Despite the battlefield victory at Beaver Dam Creek on the evening of June 26, 1862, the Union Fifth Corps under Fitz John Porter abandoned the strong position there shortly after midnight. Army commander George B. McClellan, aware of an approaching Confederate column under “Stonewall” Jackson, decided to relocate his base of operations south to the James River. For the next five days his army moved toward the river, fighting a series of rearguard battles in a desperate effort to stave off triumphant Confederates. The Battle of Gaines’s Mill, on June 27, marked the first in that series of battles.
McClellan deployed Porter’s Fifth Corps across an arc of 1 ½ miles, with its back to the swampy Chickahominy River. Porter recognized that his assignment was to hold off the pursuing Confederates while the balance of the Union army began its movement toward the James. With only 27,000 men, Porter had little hope of achieving any great victory, particularly when R. E. Lee brought approximately 60,000 Confederates to the attack. A small force of reenforcements elevated Porter’s strength to 34,000, but Lee enjoyed a great numerical advantage—one of the largest of the war for his army.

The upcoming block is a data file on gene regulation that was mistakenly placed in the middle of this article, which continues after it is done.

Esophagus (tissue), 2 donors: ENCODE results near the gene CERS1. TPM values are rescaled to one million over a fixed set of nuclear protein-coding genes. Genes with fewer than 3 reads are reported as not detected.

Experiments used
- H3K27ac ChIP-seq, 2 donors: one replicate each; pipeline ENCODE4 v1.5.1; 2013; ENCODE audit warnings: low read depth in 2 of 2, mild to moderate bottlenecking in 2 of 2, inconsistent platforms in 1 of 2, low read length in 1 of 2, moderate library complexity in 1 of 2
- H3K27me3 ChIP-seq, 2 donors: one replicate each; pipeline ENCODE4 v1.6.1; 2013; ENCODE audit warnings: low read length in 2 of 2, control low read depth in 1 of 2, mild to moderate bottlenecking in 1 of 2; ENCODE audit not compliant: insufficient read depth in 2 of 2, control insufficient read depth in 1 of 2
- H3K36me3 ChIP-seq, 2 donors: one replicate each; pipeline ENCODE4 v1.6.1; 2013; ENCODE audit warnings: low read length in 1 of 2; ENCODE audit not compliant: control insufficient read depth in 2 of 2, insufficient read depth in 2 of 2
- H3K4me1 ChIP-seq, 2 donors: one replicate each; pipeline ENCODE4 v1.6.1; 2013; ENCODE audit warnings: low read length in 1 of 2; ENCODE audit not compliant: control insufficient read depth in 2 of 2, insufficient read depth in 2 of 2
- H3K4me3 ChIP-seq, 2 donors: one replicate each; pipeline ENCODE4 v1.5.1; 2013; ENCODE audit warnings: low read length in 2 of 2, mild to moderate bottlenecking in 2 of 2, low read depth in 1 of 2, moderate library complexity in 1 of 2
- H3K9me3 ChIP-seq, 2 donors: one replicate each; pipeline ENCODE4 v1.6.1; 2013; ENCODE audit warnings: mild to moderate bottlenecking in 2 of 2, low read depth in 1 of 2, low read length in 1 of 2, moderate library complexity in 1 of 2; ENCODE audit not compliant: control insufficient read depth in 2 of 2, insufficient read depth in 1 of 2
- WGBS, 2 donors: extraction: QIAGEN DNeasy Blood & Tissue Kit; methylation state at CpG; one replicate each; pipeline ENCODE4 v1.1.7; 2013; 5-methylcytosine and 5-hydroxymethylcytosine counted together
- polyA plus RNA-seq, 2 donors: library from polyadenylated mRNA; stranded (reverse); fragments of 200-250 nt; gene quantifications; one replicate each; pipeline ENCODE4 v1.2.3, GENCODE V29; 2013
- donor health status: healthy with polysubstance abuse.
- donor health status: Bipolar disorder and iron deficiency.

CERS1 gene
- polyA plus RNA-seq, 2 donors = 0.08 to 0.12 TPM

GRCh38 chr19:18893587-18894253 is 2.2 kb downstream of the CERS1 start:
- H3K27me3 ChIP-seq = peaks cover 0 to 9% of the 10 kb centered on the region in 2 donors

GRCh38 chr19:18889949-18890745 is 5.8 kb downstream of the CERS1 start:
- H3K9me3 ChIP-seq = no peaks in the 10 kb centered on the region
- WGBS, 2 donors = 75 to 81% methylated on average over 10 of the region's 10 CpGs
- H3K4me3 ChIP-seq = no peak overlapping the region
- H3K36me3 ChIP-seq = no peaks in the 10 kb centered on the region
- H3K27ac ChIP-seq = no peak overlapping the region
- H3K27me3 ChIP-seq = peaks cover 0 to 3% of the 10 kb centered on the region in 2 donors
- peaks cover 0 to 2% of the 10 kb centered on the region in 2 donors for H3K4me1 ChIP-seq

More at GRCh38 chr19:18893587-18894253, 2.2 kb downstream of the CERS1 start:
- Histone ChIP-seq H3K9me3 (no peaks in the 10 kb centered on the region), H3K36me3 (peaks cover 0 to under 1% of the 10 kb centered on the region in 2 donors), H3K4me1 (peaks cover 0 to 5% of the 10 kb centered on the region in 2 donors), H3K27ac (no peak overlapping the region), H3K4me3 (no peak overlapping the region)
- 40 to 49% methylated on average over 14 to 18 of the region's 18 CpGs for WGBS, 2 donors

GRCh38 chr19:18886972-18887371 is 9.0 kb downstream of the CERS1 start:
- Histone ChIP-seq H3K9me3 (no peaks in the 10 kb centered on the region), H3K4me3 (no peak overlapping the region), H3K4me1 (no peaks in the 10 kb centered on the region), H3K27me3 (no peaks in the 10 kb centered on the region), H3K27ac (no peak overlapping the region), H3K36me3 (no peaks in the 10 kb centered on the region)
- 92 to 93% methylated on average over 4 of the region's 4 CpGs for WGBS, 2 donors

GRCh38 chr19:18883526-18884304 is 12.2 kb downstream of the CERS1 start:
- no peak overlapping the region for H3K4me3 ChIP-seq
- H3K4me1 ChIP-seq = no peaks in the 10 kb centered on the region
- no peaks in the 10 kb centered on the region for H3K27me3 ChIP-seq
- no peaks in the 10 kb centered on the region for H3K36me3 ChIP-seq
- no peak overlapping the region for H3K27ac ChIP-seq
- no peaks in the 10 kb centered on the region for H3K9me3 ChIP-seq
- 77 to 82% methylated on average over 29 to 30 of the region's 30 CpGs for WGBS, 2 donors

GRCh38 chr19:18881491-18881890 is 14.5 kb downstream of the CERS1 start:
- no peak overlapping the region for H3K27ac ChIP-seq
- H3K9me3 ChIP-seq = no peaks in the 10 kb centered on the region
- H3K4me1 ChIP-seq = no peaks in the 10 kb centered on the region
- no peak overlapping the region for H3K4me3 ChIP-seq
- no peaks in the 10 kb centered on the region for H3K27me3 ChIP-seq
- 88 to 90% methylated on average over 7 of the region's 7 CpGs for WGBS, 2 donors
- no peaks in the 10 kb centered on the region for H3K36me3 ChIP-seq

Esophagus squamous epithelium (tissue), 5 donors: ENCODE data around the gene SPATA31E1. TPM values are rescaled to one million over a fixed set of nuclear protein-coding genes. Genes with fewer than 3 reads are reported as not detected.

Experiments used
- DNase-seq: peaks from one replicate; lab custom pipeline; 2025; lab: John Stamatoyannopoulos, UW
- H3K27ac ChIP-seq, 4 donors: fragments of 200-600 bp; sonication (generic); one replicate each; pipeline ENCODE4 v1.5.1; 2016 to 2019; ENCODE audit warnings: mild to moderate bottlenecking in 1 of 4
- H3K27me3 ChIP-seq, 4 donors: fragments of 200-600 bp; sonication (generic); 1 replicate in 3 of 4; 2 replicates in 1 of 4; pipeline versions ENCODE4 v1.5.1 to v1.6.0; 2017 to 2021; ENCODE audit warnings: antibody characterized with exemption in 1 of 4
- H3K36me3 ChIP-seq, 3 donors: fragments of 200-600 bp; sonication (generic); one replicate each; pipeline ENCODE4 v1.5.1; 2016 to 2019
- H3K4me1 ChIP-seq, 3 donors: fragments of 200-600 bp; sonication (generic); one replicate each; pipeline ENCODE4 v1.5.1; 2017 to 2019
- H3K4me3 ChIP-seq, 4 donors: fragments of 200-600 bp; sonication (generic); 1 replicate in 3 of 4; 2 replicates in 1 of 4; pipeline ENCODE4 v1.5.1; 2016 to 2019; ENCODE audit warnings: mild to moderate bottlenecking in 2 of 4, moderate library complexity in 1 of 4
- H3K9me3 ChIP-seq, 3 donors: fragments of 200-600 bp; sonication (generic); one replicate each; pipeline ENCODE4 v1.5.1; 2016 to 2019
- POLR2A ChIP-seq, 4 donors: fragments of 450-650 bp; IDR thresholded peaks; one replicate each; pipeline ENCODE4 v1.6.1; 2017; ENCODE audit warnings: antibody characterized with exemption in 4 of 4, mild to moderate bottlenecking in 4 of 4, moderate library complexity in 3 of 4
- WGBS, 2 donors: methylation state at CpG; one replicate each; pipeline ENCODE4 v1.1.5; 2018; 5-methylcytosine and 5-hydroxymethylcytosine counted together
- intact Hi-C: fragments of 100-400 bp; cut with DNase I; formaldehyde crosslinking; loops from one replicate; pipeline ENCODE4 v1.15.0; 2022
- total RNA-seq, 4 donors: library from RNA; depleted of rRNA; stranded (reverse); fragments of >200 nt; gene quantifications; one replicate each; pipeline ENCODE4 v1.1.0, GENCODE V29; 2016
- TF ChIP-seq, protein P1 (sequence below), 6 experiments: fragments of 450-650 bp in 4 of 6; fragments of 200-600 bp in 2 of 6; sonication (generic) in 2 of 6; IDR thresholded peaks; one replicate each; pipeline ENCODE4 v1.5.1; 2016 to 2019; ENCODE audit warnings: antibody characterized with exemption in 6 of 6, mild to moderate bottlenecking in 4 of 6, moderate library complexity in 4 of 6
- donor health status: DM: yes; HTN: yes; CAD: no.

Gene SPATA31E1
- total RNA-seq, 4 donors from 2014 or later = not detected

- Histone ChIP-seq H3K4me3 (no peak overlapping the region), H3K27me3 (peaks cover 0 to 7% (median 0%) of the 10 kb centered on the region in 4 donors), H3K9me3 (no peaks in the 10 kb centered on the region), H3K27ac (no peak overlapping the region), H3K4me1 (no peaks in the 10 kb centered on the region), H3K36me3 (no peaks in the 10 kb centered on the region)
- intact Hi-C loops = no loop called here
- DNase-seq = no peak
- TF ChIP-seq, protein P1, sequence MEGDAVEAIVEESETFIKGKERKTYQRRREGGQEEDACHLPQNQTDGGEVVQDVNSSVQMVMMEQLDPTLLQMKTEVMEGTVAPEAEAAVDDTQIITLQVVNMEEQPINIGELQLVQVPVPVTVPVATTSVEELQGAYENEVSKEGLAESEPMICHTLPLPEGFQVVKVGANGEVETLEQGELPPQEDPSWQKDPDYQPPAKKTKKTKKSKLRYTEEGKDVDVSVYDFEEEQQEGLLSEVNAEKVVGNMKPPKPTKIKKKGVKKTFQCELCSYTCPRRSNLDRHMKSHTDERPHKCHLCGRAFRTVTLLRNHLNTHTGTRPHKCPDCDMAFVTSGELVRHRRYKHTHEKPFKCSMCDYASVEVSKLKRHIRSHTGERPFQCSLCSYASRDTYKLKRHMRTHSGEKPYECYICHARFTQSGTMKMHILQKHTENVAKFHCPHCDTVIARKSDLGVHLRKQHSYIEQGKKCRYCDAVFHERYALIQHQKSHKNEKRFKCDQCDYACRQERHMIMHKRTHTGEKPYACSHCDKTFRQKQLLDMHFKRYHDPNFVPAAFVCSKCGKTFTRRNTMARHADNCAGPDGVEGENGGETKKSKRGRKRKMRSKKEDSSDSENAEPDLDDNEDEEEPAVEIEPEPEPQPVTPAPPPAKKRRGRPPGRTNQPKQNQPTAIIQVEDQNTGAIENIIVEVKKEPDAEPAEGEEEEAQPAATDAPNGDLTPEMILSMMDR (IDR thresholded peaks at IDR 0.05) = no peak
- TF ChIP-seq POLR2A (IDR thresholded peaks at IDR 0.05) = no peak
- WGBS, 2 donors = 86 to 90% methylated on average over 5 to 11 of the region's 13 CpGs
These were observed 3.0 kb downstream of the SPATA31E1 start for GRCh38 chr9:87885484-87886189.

Although not entrenched in the usual style, the Union infantry made full use of the terrain and enjoyed fine fields of fire. Abundant artillery helped Porter’s men as the battle grew in scope and violence. The initial Confederate attacks only began at about 2:30, leaving just 5 ½ hours of daylight. For both sides, the ticking clock was of critical importance. If Porter’s men could survive until sunset, darkness would shelter their withdrawal across the river. If Lee could shatter the Union line during the daylight hours, he stood a real chance of fully destroying Porter’s command by driving it into the river.